Facetious Nights

A book blog

Strangers and Pilgrims by Walter de la Mare

Ambivalent about this one, but at its best it was certainly worth me reading. It’s a collection of short stories about ghosts, fairies and the uncanny in general. The stories are arranged in the chronological order of writing, which perhaps accounts for my feeling most positive about this in the middle. Some of them are quite fairytale-y, some are stories of early 20th century life with an unexplained feeling of something disturbingly inexplicable lurking, and some of them are fairly traditional ghost stories. There are lots of churches and churchyards. They’re atmospheric. The words are pretty. I’m not entirely sure they were always in the right order, but then again I’m not sure they were in the wrong order either. De la Mare is all about the uncanny as experience of otherness, chilling not quite so much in the sense of frightening but in its lack of the warmth of familiarity. The occasional fairy plays basically much the same role as a ghost: the sighting transfixes and transfigures the seer; they never get to know anything beyond their initial confrontation with its existence and they are marked by the knowledge that it, and another kind of reality, exists. The introduction makes much of the idea that most of the uncanny cannot be proven to be outside the characters’ minds and what really haunts them is themselves. This is kind of true of most ghost stories and I’m not sure it seemed to be more true of these. It’s usually the mental effects of the uncanny that is presented as the real horror. But yes, De la Mare has his own version of this. He puts you into that cold, unhuman place but then I guess I wanted him to do more with it, at least sometimes. After a while I started to want there to be a next step.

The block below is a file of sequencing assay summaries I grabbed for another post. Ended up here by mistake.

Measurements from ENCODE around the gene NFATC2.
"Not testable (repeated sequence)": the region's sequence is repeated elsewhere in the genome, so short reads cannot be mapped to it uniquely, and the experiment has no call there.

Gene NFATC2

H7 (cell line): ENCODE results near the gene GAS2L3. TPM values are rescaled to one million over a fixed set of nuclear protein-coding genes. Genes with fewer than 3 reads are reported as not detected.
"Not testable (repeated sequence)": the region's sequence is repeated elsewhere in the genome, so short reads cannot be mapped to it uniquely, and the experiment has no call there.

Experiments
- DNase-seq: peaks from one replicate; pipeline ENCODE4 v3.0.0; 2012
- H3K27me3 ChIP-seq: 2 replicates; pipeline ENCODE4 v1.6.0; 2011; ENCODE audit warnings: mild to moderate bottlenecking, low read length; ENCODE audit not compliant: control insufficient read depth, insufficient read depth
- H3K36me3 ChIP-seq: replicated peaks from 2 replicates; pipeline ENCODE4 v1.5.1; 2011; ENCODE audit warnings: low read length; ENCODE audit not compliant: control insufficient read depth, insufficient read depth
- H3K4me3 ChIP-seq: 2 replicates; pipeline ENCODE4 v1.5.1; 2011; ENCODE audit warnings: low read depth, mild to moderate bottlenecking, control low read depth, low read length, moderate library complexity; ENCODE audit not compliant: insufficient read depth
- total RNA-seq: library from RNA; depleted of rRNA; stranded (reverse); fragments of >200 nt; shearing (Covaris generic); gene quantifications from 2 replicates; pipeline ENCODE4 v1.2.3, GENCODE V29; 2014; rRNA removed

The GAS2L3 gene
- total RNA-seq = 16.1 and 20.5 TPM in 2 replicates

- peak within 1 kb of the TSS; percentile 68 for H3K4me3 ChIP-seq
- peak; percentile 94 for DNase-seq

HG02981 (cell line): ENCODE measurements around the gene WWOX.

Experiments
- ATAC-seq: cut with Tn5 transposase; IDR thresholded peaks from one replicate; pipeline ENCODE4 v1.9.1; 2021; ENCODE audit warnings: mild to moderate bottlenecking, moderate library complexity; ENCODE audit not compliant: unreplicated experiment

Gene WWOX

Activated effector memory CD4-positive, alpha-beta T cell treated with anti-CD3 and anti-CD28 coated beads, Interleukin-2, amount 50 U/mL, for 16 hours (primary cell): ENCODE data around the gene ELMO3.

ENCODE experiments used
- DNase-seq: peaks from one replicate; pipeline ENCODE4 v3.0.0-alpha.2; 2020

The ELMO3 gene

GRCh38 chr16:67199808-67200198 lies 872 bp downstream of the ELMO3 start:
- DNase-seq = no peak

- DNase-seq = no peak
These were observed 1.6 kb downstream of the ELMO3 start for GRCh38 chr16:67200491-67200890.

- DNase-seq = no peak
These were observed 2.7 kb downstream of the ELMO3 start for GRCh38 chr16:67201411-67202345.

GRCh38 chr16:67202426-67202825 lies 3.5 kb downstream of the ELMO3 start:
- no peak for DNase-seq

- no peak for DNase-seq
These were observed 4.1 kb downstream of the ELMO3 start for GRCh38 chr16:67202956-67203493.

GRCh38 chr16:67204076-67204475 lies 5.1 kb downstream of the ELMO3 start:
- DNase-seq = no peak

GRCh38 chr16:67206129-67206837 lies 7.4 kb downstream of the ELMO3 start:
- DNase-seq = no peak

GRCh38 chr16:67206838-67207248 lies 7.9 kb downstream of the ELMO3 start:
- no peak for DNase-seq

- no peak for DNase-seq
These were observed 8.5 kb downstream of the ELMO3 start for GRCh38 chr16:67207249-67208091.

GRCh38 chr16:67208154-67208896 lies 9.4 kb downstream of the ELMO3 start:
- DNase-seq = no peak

The Daisy Chain by Charlotte Yonge

Like Little Women but more religious. So you have to like nineteenth-century domestic fiction and to have a strong stomach for didacticism. This is the story of a family of eleven children whose mother dies in the first few chapters. Their father, a country doctor, generous, absent-minded, with a temper that prevents his children at times from trusting him, has been used to leaving all domestic concerns to his wife. Naturally, his teenage daughters take on a great deal of this responsibility for him. One of these daughters, Ethel, is the main character if the book has a main character. She’s rather a Jo March type who has to learn to channel her enthusiasm in order to achieve things, to sacrifice things because women can’t have it all, and to become more domestic. She’s the character whose virtue is worth most because we are most involved in her struggle to attain it. Not that the other characters don’t have their own struggles. Yonge is particularly concerned here with how to cope with being clever, well-off and popular; she sees these as problems to be taken very seriously. Sometimes it is a character’s duty to suffer heroically through being lauded and lucky and sometimes it isn’t. This has the gossipy feel of small incidents in a small group of characters, punctuated by melodrama when characters die or don’t die.